An emotional heath check
If you're considering counselling or psychotherapy, you might be asking yourself whether it's worth it? You might be questioning ‘do I really need to do this?’ or ‘how could things be better?’. If so, it might be worth doing an emotional health check to orientate yourself. A bit like an MOT on a car, it can tell you what parts might need some attention.
Below are some useful questions to ask yourself.
Your answers to the questions might also provide useful information to discuss with a counsellor or psychotherapist either when or before, you start seeing them. You might rate yourself 0-10 in each area. A low total score or a low score in one particular area could be a useful indicator that counselling or psychotherapy could be helpful.
Sense of self
Do I feel I know who I am? Do I have a good sense of what I need and what I like? Am I able to feel consistent in myself, or do I change to please other people? Is my sense of self-esteem reliable, or can I get derailed and become self-doubting or self-critical?
Do I feel entitled to look after myself, and to put myself first when I need to? Or do I get exhausted and resentful because I usually put other people's needs before my own? Do I know what I need when I'm feeling low and tired, and can I prioritise what I need in order to feel better? Do I have good support and can I ask for help?
Can I feel the full range of emotions available to me as a human being? Do I experience love, joy, calm and excitement alongside manageable levels of anger, grief, fear and regret? Are my feelings roughly in balance? Are some missing, do I feel numb, or have the more difficult feelings taken over? Can I move between feelings, or do I get stuck in a bad place? Can I tolerate difficult feelings or do I engage in unhealthy behaviours to try not to feel, or to feel better?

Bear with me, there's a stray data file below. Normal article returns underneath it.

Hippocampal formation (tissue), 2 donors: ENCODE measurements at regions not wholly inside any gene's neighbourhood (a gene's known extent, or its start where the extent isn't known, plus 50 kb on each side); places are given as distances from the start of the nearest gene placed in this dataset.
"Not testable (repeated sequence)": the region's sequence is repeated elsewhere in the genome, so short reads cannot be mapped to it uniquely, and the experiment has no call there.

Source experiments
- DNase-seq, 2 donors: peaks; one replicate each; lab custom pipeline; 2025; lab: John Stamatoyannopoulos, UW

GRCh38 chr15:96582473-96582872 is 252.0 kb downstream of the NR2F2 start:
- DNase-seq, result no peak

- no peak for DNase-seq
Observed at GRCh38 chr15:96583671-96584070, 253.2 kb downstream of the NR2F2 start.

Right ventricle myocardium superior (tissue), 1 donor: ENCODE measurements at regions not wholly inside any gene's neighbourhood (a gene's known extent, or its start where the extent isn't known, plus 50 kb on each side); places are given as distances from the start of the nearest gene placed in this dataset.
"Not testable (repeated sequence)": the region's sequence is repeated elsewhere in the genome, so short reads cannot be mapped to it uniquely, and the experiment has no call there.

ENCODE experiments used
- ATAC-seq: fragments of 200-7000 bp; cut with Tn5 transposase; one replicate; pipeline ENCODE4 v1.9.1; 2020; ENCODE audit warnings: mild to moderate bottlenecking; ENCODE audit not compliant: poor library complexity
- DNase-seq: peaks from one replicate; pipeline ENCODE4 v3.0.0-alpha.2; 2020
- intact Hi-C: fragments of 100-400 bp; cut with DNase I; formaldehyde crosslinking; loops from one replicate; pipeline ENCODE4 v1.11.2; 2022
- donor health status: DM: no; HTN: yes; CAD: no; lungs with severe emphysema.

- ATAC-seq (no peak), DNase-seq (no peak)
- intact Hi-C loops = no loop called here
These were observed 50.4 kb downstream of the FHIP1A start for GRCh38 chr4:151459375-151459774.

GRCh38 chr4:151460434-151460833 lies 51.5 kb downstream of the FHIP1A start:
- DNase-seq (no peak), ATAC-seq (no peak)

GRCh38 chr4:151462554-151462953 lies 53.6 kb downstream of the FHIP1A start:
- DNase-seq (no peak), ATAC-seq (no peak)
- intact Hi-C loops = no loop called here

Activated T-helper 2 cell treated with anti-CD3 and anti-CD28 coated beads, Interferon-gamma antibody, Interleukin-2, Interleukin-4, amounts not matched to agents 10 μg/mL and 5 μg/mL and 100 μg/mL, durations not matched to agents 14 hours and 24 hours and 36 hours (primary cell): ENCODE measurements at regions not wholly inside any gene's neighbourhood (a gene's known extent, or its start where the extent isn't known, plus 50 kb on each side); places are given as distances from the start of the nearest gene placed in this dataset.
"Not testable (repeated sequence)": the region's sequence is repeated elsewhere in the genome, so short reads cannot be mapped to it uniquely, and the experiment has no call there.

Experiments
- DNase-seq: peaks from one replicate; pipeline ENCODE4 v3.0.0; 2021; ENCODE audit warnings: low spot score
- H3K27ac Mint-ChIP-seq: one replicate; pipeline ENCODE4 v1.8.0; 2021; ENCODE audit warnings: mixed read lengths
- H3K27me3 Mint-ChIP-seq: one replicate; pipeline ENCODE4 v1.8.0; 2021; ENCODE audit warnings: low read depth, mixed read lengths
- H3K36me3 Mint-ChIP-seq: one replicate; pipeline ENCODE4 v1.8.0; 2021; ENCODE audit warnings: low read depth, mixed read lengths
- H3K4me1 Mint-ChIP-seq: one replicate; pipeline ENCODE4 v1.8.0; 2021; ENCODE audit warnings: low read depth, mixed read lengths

Can I register my feelings and communicate them cleanly? Can I ask for what I want and negotiate directly with others or do I become aggressive, manipulative or gossiping? Can I hear another person's needs or complaints without becoming defensive or self-critical? Can I take risks and be courageous in what I share with others. Can I make good judgements about who to let in, or do I just keep myself closed to everyone?
Can I bond with another person in a way that feels satisfying? Are my relationships satisfying? Can I experience feelings of love, compassion and excitement with others or do I get critical or threatened in relationships? Can I let myself feel attached without getting overwhelmed or becoming fearful of being controlled, abandoned or betrayed? Can I recognise and change or end unhealthy attachments?
Work and rest
Do I feel satisfied by how I work and what I do? Am I making good use of my skills and intelligence? Can I commit to something and persevere to get to a satisfactory endpoint, or do I give up easily? Do I have a good balance between work and rest? Do I know how to stop? Can I switch off? Can I say 'no' when I need to?
Change and endings
Do I feel confident that I can manage endings, or am I fearful and rigid about change? Can I let go and allow myself to grieve a loss? Can I start again when I need to? Can I tolerate saying 'goodbye'? Am I at peace with the losses and bereavements in my life?
Creativity and play
Do I enjoy my imagination, playfulness and humour? Can I be playful and get excited by things, including my own ideas? Can I enjoy learning, taking risks in developing new skills and trying out new possibilities? Am I confident and imaginative about my sexuality?
These questions are drawn from my own experience as a psychotherapist and also reference James Masterson's book The Search for the Real Self (Free Press, 1990).
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